>We are also taking this opportunity to sunset the other AMP products and experiments we have built over the years like Ampersand and Firebolt. Those products were innovative but we have learned that publishers value AMP products which pair well with Google’s search results, not which live outside it. Users of those older products were informed several weeks ago that they will be gradually shut down to focus our attention on AMP Real URL.
Don't worry about this being shut down for the next big thing, though.
>Our motivation is the same as for offering CDN or SSL services to millions of customers free of charge
You mean subverting the Internet through increasing centralization and also enabling mass-spying by the perversion of the very encryption that's ostensibly so important?
Does anyone actually think Cloudflare isn't a US government operation? They have so much hardware and they get so much support from these other companies that we know are paid off by the government.
And as far as mobile is concerned, the trivial optimizations that are available on desktop, such as firewalling by content type via e.g. uMatrix, are not at all advertised to end users. AFAIK Chrome browser on mobile does not allow such extensions. Page load times are significantly reduced by using such browser extensions effectively. Why skip to the "extreme" that is AMP?
Performance of web pages is heavily dependent on the amount of assets and their size. Hacker News loads extremely quickly without AMP, and the same can be achieved for other sites. HTML/CSS (with a small amount of JS if really needed) can achieve the same thing as AMP regarding the web page size and rendering time.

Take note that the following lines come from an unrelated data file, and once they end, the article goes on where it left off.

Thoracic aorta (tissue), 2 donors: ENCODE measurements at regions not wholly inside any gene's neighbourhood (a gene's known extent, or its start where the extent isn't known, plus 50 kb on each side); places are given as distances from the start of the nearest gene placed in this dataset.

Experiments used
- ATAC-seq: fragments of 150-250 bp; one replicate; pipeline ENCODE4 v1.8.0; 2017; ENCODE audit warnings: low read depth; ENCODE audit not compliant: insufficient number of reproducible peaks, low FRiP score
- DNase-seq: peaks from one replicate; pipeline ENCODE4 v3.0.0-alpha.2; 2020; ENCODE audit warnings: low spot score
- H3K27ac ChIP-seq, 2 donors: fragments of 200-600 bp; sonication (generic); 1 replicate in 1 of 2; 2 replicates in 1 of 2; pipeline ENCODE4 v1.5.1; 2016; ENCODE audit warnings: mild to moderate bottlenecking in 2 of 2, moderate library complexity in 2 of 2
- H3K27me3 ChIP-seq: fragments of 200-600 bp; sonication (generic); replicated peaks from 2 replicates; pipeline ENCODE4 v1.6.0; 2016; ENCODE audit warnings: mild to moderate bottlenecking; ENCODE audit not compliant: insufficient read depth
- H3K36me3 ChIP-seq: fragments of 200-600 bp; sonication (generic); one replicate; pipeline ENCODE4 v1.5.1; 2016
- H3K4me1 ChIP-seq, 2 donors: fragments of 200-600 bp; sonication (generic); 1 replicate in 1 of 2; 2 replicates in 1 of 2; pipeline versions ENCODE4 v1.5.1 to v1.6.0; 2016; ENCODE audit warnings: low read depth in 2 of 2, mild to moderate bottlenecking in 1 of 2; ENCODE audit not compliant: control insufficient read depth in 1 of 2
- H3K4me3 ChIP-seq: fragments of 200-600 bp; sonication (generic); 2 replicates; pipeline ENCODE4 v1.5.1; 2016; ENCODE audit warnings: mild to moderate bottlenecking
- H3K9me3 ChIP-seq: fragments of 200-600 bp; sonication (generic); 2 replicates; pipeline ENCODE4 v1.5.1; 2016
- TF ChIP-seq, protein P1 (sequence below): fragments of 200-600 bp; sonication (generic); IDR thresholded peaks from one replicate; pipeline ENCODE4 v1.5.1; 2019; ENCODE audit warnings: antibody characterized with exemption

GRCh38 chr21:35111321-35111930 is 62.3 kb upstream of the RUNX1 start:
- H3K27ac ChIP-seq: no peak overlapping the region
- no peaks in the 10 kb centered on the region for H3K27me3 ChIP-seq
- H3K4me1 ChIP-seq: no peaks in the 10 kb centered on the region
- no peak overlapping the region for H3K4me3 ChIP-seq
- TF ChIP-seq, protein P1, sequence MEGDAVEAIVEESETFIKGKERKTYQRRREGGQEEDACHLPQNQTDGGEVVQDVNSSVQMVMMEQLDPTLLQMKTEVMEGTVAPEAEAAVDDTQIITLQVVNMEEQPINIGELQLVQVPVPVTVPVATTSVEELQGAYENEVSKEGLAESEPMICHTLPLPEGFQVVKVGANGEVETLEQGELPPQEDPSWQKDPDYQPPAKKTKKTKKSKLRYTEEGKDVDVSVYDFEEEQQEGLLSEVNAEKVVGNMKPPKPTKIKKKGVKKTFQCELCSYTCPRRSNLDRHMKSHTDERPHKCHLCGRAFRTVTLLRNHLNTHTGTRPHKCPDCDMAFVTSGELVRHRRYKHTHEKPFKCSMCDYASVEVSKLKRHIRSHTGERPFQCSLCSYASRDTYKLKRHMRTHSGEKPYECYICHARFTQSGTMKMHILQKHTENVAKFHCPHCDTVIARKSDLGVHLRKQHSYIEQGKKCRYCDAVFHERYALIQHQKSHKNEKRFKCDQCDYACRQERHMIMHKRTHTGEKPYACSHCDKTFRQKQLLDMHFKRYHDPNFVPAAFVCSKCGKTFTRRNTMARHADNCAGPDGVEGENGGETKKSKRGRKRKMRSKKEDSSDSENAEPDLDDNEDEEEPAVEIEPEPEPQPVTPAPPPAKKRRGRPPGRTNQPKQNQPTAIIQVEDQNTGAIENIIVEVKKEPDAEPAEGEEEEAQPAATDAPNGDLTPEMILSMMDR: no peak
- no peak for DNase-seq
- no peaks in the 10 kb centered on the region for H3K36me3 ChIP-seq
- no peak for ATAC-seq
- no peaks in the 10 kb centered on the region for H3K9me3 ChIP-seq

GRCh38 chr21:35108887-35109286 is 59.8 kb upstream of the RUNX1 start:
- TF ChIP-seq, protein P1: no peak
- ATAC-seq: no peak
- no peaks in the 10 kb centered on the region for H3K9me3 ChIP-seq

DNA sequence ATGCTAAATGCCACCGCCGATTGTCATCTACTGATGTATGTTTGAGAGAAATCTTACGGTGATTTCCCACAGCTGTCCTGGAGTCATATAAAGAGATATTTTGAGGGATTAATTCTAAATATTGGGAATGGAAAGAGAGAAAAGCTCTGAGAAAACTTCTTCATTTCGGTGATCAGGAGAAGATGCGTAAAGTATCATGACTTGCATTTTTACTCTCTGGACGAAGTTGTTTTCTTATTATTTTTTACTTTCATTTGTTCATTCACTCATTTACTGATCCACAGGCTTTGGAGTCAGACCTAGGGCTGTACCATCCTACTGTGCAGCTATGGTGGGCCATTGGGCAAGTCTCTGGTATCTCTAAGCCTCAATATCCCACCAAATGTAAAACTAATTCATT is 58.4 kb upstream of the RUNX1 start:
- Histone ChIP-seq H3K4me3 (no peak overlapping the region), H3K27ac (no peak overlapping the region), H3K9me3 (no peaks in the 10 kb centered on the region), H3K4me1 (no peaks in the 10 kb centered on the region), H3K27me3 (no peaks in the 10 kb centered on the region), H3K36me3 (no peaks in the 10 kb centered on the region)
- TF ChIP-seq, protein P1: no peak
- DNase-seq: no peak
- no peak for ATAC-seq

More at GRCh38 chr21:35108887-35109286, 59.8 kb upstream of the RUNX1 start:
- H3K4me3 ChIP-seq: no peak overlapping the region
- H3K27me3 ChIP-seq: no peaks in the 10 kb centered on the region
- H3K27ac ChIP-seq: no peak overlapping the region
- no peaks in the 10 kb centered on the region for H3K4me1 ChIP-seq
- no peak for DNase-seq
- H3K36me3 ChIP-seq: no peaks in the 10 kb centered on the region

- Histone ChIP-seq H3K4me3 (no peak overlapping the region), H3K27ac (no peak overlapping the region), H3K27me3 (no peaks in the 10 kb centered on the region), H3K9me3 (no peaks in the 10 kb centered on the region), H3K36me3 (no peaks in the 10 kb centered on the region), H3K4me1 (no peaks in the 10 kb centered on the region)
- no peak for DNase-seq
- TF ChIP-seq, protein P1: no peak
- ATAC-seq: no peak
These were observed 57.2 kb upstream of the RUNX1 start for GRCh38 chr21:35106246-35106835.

CDNs are well established and can be used to serve content from a nearby server, and HTTP/3 will reduce the number of round-trips needed.
By prefetching a signed exchange from the same origin as the search results page, privacy is preserved. Once the user clicks on a result, the user intent can be shared with the third party origin, no problem, and is in the AMP cache.
How so? Unless I misunderstand (which is entirely possible), all that this does is change where privacy is violated from the publisher to the search engine.
Let's consider the alternative. Imagine you searched for [headache] and a preload request was made to mayoclinic from your browser for their headache document. Your browser when making that fetch would send to mayoclinic your ip, any stored mayoclinic cookies, and the document URL that you prefetched (not the precise query, but the approximate query is easy to guess). This is sent to mayoclinic _even if_ you never click on that document at all, which is not what you would expect privacy-wise.
Ah, I understand now, thank you.
I guess the problem that I have is with the preload. Without that, then neither Google nor the Mayo Clinic would get that data.
So, no preload for me.